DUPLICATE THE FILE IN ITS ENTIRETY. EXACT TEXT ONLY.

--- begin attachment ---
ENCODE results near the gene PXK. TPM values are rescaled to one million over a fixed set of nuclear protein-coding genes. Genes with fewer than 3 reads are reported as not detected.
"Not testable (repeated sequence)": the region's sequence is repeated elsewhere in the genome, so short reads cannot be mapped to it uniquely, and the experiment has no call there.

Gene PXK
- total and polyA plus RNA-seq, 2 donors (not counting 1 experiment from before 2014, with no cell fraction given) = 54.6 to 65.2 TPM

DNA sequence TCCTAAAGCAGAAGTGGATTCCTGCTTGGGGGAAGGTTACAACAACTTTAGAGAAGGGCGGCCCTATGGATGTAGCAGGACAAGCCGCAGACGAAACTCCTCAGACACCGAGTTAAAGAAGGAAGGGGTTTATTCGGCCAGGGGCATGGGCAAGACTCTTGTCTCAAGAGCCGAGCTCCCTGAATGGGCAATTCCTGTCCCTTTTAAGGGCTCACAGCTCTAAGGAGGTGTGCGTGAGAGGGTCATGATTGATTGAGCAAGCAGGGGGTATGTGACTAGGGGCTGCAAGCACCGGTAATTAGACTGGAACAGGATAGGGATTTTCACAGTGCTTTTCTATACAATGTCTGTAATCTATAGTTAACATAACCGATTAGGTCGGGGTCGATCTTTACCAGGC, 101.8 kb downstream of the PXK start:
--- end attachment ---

ENCODE results near the gene PXK. TPM values are rescaled to one million over a fixed set of nuclear protein-coding genes. Genes with fewer than 3 reads are reported as not detected.
"Not testable (repeated sequence)": the region's sequence is repeated elsewhere in the genome, so short reads cannot be mapped to it uniquely, and the experiment has no call there.

Gene PXK
- total and polyA plus RNA-seq, 2 donors (not counting 1 experiment from before 2014, with no cell fraction given) = 54.6 to 65.2 TPM

DNA sequence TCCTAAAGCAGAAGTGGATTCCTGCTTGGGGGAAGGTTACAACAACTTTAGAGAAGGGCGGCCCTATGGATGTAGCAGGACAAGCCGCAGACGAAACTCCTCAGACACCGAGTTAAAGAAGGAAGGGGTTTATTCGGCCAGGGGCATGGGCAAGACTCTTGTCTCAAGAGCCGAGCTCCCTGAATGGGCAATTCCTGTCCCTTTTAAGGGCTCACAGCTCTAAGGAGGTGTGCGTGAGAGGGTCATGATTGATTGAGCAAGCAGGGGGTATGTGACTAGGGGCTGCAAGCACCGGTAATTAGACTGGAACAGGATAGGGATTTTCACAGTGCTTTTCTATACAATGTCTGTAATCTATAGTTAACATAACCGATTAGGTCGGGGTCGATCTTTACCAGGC, 101.8 kb downstream of the PXK start: